Gum disease is an inflammation of the gum line that can progress to affect the bone that surrounds and supports your teeth. The three stages of gum disease — from least to most severe — are gingivitis, periodontitis and advanced periodontitis. Gum disease can be painless, so it is important to be aware of any of the following symptoms:
Following a thorough periodontal evaluation, our team of professionals will make treatment recommendations based on your individual needs. Treatment of Gingivitis is easily accomplished with professional cleanings and proper home care. Treatment of Periodontitis requires additional treatment in the form of scaling and root planing or “deep cleaning”. A deep cleaning is a careful cleaning of the root surfaces to remove plaque and calculus [tartar] from deep periodontal pockets and to smooth the tooth root to remove bacterial toxins. Scaling and root planing is sometimes followed the placement of local delivery antimicrobials. Most patients do not require additional active treatment following the completion of scaling and root planing. However, the majority of patients will require ongoing maintenance therapy to sustain health.
It is necessary to have endodontic or root canal treatment when the inside of your tooth (the pulp) becomes inflamed or infected as a result of deep decay, dental trauma, repeated dental procedures, faulty crowns or a crack or chip in the tooth. Trauma to your tooth may also cause pulp damage even if the tooth has no visible chips or cracks. If pulp inflammation or infection is left untreated, in can cause pain or lead to an abscess. Root canal treatment includes the cleaning, shaping and decontamination of the internal chamber and canals of infected teeth and their subsequent obturation,or filling with an inert filling material. The need for a full coverage restoration such as a crown will be evaluated on a case by case basis following the completion of treatment.
If a tooth has been significantly damaged and can not be repaired, it will likely need to be extracted, or removed, from its socket in the bone. Significant damage that often renders a tooth non-restorable can include: root fractures and teeth fractured at the gum-line, extensive decay that extends underneath the gum-line, advanced gum disease and impacted wisdom teeth. If it is determined that your tooth needs to be extracted, our team will discuss what options you have to best replace your missing tooth. Once the tooth has been pulled, a blood clot usually forms in the socket. A socket typically take between 5-7 days to heal over. However, sometimes, the blood clot in the socket breaks loose, exposing the bone in the socket. This is a painful condition called dry socket. If this should happen contact our office immediately for treatment.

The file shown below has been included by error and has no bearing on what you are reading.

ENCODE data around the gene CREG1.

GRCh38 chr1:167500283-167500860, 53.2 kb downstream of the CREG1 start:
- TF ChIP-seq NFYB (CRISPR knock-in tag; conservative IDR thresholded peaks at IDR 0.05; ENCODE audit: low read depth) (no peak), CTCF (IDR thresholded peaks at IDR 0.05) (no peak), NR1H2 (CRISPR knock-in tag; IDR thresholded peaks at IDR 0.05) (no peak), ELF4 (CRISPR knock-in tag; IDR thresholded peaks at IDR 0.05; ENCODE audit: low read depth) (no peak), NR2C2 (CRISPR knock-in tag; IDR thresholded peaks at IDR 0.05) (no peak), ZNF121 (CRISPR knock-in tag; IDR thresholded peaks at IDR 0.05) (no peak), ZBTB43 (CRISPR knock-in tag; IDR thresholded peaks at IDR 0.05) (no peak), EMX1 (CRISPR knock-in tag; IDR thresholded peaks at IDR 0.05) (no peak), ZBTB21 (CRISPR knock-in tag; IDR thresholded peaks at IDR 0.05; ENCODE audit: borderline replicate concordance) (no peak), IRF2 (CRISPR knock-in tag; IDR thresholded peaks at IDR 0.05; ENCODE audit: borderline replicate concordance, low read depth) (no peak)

The temporomandibular joint (TMJ) is the joint that connects the jaw to the temporal bones of the skull. Temporomandibular joint disorder, known more commonly as TMD, occurs when there are problems with the muscles and jaws in the face. Signs and symptoms of TMD included the following:
For most patients, TMD pain is nothing more than either acute muscle pain and/or a strained/ sprained joint related to past trauma to the joint, chronic overloading of the joint by clenching and grinding and systemic disease including fibromyalgia and rheumatoid arthritis. While there is no single cure for TMD pain, there are lifestyle changes you can make to reduce your symptoms dramatically. Modifcations such as reducing caffeine, avoiding gum chewing and chewy foods, and reducing stress can all result in improvement. If symptoms persist, we may recommend one or more of the following:
A filling is a way to restore a tooth damaged by decay back to its normal function and shape. We will consult with you, taking into account the size and location of your cavity, to determine what treatment and material will be best used to repair you tooth. The two types of filling material used at Spring Creek Dental include the following: Amalgam (a mixture of silver, mercury, copper, tin and other trace metals), or silver fillings, are resistant to wear and relatively inexpensive. However, due to their dark color, they are more noticeable than porcelain or composite restorations and are not usually used in very visible areas, such as front teeth.
Composite resins (a synthetic mixture of glass or quartz filler) are matched to be the same color as your teeth and therefore used where a natural appearance is desired. Composites may not be the ideal material for large fillings as they may chip or wear over time. They can also become stained from coffee, tea or tobacco, and do not last as long as other types of fillings (generally from 3-10 years).